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None of Indianapolis’ professional sports teams affected by the ticket-tax increase that the City-County Council approved Monday night are particularly pleased about it.
The Indianapolis Colts recently went public with their objections. And with good reason. The hike in the ticket tax from 6 percent to 10 percent means the tax will generate more than $1 billion for the city over the remaining 25 years of the Colts' lease deal. That’s a cost the team is either going to have to eat or pass on to fans. I’m guessing neither option seems appetizing.
But the Indianapolis Indians arguably have the biggest beef.
While the AAA minor league baseball team benefits from city police and fire protection during its games, it doesn’t receive nearly the financial benefits the Colts and Indiana Pacers get from their lease deals.
All three teams play in facilities owned by the city’s Capital Improvement Board—a primary beneficiary of the ticket tax. That’s where the similarity in their lease deals end.
The Pacers essentially pay nothing to lease Bankers Life Fieldhouse, which was built in 1999 for $183 million. The team does pay all operating expenses but in return keeps all revenue from basketball and non-basketball events, including concerts, circuses and ice shows.
For the last four years, the city has given the team $10 million annually to help with operating expenses and an additional $3.5 million for capital improvements to the arena.
The Colts pay $250,000 annually to play in the $750 million Lucas Oil Stadium. The team keeps all football-related revenue. In addition, the CIB pays the Colts $3.5 million annually. That amount is supposed to be approximately half of all non-Colts-related revenue, but the annual amount paid to the Colts is guaranteed whether or not the city can generate $7 million from non-Colts events.
The city also pays for operations and capital expenses related to Lucas Oil Stadium, which are considerable.
It should be pointed out that Colts owner Jim Irsay contributed $100 million to the stadium’s construction costs. However, $48 million of that came from money the city paid him to break his lease deal for the RCA Dome.
The Indians pay $500,000 annually to lease Victory Field, which was built in 1996 for $18 million. The Indians keep all revenue from its baseball games and other events. The team also is responsible for all operating expenses and capital improvements to the facility. In recent years, those improvements have included construction of Captain Morgan’s Cove and this off-season's re-surfacing of the main concourse, a $260,000 investment.
Few would argue the Indians have the economic impact on this city that the Pacers and Colts have. But the gap between the minor league team and its NBA and NFL neighbors might not be as wide as you think.
In recent years, the Indians have drawn just short of 600,000 fans to Victory Field per year. The team’s attendance remained rock steady even during the economic downturn.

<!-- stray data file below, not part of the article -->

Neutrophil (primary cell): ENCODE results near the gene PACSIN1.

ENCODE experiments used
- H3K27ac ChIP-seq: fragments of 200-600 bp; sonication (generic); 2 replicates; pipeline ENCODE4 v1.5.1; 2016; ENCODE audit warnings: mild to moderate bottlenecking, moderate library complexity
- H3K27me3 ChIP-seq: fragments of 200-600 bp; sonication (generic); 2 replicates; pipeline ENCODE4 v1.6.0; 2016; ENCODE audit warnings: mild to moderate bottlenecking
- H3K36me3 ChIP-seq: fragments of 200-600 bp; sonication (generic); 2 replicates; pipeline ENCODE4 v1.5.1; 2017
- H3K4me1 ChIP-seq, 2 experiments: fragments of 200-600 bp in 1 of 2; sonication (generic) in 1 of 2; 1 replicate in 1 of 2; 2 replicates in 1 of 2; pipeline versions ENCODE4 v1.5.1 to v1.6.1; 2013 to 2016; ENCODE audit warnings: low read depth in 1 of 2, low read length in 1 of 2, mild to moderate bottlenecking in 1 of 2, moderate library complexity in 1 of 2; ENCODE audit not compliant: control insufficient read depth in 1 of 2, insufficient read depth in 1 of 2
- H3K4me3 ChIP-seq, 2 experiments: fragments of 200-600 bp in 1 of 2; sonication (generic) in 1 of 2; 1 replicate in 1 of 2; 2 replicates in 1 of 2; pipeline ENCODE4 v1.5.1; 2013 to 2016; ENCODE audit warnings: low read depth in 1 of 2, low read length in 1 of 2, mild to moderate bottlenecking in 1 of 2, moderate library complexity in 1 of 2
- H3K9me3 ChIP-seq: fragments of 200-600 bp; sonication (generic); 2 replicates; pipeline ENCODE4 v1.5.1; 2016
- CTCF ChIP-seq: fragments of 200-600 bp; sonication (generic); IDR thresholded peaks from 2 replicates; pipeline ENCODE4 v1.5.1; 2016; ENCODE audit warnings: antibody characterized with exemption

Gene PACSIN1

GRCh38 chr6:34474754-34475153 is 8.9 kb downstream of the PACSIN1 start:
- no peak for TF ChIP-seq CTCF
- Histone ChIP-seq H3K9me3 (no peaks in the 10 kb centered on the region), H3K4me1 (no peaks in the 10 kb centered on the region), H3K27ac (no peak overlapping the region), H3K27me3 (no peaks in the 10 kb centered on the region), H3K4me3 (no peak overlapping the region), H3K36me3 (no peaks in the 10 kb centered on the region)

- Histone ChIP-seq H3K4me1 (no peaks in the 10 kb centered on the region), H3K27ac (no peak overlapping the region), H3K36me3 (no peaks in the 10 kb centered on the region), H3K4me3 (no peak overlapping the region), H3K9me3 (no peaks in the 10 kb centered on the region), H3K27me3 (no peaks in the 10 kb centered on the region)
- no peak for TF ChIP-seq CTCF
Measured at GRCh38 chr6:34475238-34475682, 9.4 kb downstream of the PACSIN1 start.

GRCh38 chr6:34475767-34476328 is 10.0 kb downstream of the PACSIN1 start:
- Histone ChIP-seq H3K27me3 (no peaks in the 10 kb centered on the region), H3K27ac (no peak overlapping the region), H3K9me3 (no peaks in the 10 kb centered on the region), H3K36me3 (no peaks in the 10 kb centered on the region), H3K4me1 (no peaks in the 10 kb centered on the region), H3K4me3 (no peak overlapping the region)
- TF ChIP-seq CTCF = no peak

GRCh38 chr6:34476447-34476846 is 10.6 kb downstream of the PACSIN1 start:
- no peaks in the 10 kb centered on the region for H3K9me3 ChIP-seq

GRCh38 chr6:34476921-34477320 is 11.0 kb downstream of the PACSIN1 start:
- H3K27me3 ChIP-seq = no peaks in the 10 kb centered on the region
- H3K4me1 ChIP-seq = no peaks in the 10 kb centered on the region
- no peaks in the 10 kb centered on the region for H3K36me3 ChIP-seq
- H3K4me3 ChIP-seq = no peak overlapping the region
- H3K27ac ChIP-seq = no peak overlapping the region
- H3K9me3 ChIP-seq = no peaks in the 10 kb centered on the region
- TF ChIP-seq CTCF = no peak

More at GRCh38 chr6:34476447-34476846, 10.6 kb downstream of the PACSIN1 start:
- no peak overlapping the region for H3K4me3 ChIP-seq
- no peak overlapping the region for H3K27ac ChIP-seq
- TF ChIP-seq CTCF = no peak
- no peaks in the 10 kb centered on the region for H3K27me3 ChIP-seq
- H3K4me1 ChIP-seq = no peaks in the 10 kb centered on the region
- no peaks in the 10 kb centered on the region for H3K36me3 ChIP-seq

Pacers games in recent years are drawing nearly 600,000 people annually, while the Colts draw slightly more than 650,000 people downtown in an average regular season.
The Pacers and Colts no doubt draw more attention to the city through their television and radio broadcasts, and that has to be considered when you’re determining relative value. There’s also more high-dollar corporate activity associated with Colts and Pacers games.
While I wouldn’t argue the city is necessarily getting a raw deal with its Pacers and Colts agreements, I would say the Indians are getting a raw deal by comparison.
The Indians aren’t about to ask the city to operate or maintain Victory Field.
“We really wanted to have that responsibility here,” Indians Chairman Max Schumacher said. “The city was supposed to be taking care of Bush Stadium (the Indians’ previous home), and they weren’t doing it.”
The Indians roster is composed by its Major League Baseball affiliate, the Pittsburgh Pirates. And Schumacher is acutely aware how little control he has over the quality of his team year-to-year.
“The condition of the ballpark is the one thing we can control,” Schumacher said. “We know it’s important for us to assure that no matter what happens on the field, it’s will be a wonderful day of Indians baseball at Victory Field.”
The Indians aren’t complaining about their deal, though if I were an Indians stockholder, I might.
It would seem fair that the Indians at a minimum should have their $500,000 annual lease payment waived. If I’m an Indians stockholder, I know that gesture by the city increases the team’s profitability about 50 percent annually. And that’s going to increase the stock value significantly.
The Indians have a decades-long streak of profitability. That’s why the 730 remaining shares of stock in the team are valued above $26,000 each. A better lease deal likely pushes the value easily above $30,000. And over time, a more favorable lease deal would likely push the team’s value even higher.